The blend, called ProbioKid Vita+, is being backed with EFSA-validated immunity health claims that spring not from the pre-/probiotic content as these have yet to win claims, but from the presence of vitamin C and vitamin D.
This type of blending is gaining a lot of traction in the European nutra space as companies adapt their formulations to account for the health claim opinions emanating from the European Food Safety Authority’s Parma base, even before they are written into the European Union legislature.
One academic recently suggested ‘just adding water’ to probiotic formulations to allow immunity claims, after water received a positive opinion in the last batch of article 13.1 opinions. While the suggestion was made tongue-in-cheek, it is one that is likely to be followed some suppliers/manufacturers.
Lallemand’s Probiokid Vita+ blend contains three probiotic strains (Lactobacillus helveticus Rosell-52, Bifidobacterium bifidum Rosell-71, Bifidobacterium infantis Rosell-33), fructo oligosaccharide plus vitamin C and D.
Lallemand’s blend has been used in a randomised, double-blind, placebo-controlled pilot study that was presented in 2010 at the European Respiratory Society (ERS) congress and conducted in partnership with Laboratoires Urgo in France.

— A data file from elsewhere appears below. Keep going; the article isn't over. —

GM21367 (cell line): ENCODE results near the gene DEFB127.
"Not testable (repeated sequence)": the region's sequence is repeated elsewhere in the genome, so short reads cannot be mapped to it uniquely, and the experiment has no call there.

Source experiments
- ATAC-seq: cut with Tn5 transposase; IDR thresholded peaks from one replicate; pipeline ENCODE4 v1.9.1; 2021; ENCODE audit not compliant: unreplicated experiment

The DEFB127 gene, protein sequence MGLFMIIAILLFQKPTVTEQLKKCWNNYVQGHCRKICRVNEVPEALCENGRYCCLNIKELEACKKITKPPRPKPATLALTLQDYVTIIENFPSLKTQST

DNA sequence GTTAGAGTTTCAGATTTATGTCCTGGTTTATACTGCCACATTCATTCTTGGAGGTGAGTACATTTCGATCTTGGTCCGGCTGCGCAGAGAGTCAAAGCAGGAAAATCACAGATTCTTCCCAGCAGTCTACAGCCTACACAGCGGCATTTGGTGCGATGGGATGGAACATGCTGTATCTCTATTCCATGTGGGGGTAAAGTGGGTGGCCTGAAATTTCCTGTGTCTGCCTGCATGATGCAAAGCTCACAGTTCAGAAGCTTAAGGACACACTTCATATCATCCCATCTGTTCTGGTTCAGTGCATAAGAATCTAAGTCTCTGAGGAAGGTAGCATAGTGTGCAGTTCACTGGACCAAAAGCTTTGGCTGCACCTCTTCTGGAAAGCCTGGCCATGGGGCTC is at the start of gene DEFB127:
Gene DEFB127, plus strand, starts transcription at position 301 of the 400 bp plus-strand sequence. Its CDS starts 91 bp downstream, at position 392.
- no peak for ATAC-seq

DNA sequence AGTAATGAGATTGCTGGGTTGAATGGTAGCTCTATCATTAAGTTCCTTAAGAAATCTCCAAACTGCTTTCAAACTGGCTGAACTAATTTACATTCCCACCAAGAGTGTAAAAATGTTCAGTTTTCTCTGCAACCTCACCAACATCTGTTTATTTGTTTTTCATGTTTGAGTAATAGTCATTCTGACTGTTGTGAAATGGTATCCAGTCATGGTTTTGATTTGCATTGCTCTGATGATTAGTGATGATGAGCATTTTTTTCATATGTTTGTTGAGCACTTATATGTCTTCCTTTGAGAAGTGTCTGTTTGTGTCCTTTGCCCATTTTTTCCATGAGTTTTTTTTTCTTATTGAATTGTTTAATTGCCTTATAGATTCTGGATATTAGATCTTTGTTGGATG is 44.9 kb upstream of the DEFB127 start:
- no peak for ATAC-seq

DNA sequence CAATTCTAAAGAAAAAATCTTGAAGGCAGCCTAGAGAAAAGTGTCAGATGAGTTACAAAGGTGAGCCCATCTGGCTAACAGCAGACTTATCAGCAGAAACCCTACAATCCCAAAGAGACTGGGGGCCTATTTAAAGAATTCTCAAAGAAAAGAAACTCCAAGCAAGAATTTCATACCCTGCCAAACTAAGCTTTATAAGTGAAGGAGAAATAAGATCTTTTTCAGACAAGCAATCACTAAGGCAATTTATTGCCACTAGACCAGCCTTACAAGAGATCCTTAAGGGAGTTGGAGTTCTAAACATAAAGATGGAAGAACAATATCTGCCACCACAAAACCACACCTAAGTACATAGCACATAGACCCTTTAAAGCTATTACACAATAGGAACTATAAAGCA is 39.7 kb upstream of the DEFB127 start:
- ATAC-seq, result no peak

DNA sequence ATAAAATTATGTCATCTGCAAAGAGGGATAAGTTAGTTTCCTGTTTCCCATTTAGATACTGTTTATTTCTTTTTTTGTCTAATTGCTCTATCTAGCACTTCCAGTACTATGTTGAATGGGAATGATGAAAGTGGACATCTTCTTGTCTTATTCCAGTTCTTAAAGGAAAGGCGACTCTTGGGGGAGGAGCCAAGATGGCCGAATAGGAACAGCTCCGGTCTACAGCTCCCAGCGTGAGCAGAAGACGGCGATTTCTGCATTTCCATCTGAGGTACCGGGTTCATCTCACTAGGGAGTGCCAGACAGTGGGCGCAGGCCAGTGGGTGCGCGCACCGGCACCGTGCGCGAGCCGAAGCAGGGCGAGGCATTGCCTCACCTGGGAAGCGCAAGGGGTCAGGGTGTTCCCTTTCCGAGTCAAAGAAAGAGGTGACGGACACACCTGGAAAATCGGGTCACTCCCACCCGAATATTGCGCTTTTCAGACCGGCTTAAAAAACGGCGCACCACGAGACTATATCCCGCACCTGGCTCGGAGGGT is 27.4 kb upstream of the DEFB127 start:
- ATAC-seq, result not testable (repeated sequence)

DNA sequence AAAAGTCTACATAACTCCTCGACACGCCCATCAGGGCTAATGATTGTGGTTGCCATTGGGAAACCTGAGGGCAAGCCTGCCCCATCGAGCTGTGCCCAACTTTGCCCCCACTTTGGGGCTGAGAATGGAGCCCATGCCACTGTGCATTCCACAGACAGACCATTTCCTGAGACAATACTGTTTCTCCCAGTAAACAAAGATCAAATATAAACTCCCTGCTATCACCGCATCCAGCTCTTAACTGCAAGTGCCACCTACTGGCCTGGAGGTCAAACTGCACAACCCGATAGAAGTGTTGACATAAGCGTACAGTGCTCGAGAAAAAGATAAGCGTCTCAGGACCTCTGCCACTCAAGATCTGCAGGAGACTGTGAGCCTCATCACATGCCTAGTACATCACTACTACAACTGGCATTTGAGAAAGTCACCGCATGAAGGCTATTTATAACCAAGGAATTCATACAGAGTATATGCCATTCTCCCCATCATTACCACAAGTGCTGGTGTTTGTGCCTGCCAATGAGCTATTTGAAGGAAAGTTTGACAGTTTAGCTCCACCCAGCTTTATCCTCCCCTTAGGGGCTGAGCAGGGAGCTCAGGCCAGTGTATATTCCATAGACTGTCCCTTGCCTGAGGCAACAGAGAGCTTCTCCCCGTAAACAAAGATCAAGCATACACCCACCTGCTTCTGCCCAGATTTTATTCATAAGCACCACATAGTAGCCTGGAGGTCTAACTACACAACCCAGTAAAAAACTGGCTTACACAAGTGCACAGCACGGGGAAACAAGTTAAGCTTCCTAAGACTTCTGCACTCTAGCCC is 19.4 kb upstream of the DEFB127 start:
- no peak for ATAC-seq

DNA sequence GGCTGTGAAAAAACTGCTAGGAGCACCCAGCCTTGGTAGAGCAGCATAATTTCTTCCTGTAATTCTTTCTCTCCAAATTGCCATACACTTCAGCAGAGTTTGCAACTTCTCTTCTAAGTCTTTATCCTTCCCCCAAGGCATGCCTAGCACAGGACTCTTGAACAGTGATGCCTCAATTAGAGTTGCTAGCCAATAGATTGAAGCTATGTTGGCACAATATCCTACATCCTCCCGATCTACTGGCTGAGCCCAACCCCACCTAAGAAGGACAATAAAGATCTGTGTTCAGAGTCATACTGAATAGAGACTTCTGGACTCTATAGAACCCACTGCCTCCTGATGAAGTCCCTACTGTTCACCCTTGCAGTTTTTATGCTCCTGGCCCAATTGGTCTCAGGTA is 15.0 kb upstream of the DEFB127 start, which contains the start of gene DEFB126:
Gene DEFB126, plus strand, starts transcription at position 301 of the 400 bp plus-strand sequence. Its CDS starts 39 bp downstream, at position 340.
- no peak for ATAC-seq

The study results showed typical winter infections were reduced 25% in school-aged children, compared to placebo.
The authors concluded, “a clinically relevant beneficial effect of a 3-month daily synbiotic regimen in preventing usual acute infectious illnesses…”
EFSA vitamin-immunity claims
EFSA-approved article 13.1 general function immune claims for vitamin C and D state:
- Contains/ Source of vitamin D that contributes to the normal function of the immune system and healthy inflammatory response.
- Contains/ Source of vitamin C that has immunostimulating activities and that reduces tiredness and fatigue.
But to bear the claims products must contain 15% of daily recommended daily intakes (RDIs).